Osso Bucco

I used British rose veal in this dish – and so should you. I’ll spare you the ethical reasons for choosing this meat (there’s a perfectly good article here if you’re not yet up to speed on the subject). All I’ll say is this – this meat is beautiful in both taste and texture and Osso Bucco is the perfect way too cook it – the bone marrow melts into the sauce adding a beautiful, sweet flavour – how can that be anything but perfect.

I bought my rose veal from these guys – hopefully it will become more popular and available in the supermarkets soon.

Osso Bucco, as I’m sure you know, means ‘bone with hole’. The dish is made with veal shank and the bone hole is where the magic happens – as I mentioned, the marrow melts down slightly into the sauce but with a decent sized piece of meat you’ll have plenty of marrow left in the bone to scrape out.. maybe smeared on a slice of bread.. oh my. A Northern Italian dish from the Milan region, served with either risotto or polenta. I fancied polenta – I think there’s something more comforting about a decent spoonful of polenta with parmesan stirred through it. I like my risottos as a lighter dish. But that’s just me.

What you’ll need to make Osso Bucco

  • 1 British rose veal shank per person
  • 1 onion, finely diced
  • 1 carrot cubed
  • 1 stick celery, finely diced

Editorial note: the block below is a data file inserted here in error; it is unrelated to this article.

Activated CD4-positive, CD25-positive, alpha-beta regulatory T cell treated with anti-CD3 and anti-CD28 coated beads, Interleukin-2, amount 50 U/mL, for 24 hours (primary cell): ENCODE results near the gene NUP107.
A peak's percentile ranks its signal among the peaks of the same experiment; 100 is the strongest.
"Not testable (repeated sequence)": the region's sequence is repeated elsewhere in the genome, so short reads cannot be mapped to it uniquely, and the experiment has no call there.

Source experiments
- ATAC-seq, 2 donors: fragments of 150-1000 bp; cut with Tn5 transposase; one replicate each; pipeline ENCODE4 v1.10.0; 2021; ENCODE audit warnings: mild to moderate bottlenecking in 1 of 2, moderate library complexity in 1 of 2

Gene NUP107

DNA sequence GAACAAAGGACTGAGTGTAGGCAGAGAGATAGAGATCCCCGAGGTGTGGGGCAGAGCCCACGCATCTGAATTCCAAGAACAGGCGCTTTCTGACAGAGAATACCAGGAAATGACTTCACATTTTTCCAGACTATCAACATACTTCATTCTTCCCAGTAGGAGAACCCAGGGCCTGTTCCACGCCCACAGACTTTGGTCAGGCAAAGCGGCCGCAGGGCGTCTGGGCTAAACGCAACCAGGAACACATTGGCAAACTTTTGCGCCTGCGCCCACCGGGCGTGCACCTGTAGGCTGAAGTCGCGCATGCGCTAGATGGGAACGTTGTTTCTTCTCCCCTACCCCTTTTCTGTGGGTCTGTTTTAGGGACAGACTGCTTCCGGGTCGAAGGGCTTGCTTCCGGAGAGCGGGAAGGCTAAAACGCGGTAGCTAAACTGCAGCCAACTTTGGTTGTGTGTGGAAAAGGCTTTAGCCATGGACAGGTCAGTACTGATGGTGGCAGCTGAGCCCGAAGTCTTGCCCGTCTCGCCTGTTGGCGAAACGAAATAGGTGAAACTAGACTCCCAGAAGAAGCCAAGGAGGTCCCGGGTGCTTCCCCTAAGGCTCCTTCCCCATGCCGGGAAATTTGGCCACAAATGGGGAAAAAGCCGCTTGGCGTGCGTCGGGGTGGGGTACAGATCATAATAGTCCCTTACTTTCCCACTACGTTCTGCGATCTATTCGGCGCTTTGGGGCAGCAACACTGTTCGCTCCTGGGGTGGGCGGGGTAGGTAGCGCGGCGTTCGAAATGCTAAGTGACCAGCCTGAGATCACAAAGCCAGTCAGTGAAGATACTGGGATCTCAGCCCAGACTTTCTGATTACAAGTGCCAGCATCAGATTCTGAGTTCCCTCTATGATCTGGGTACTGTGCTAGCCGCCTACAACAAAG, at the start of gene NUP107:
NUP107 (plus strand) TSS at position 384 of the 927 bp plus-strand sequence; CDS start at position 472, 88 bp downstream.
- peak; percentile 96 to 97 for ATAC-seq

• 1 pint chicken stock
  • 3/4 bottle white wine (you know what to do with the other 1/4 right?)
  • Thyme, picked
  • 2 bay leaves
  • 1 can chopped tomatoes (canned tomatoes are fine as we’ll be cooking this for a good few hours)
  • Flour for dusting
  • Olive oil
  • Salt & black pepper.
For the polenta
  • 100g polenta
  • parmesan cheese
  • Salt & black pepper.

Pre-heat your oven to 180c.

Once you’ve prepared the veg, add them to a large pan with a glug of oil and sweat them down for 10 – 15 minutes until they’re softened. While the veg softens, season the veal and dust in flour. In a separate pan fry the shanks in hot oil, one at a time, giving a nice, browned edge. Put the shanks into the vegetable pan when they are done. Try to make sure veal doesn’t overlap so it helps if you have a large pan for this.

Pour the hot stock over the meat and add the wine (you may also want to deglaze the veal pan with a splash of wine and pour that into the pot). Add the tomatoes, bay and thyme. Cover the pot and place into the oven for 2 hours or so.  The meat should fall apart easily when pressed.

For the polenta, use 4 times the quantity of water to polenta – I used 100g polenta and 400ml hot water (salt the water before adding the polenta). Stir over a low heat. I like my polenta quite smooth so, the longer you stir it, the smoother it should be. You may need to add a splash more water if it starts to look dry but I would advise stirring it for 10 minutes or so – you don’t need to stir it continually but do keep an eye on it and work that texture. Once you’re happy with the consistency, add a handful of grated parmesan and a twist of black pepper.

A slight variation with this dish is to add some orange zest to the pan before it goes into the oven but either way this dish certainly benefits from a citrus twang somewhere along the way and this traditionally comes from spoonful of gremolata served sprinkled over the veal. My gremolata recipe can be found here.

This is a simple dish to cook but something magical happens to that sauce when the meat cooks down. Buy some British rose veal today and give this dish a go.

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By John Loydall

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